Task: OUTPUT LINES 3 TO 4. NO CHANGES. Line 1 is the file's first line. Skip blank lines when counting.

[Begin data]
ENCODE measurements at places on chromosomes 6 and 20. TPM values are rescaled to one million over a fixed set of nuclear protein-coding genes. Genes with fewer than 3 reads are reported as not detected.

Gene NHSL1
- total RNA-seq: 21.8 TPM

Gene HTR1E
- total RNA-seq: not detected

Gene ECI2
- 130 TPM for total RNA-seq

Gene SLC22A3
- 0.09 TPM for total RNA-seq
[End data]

- total RNA-seq: 21.8 TPM

Gene HTR1E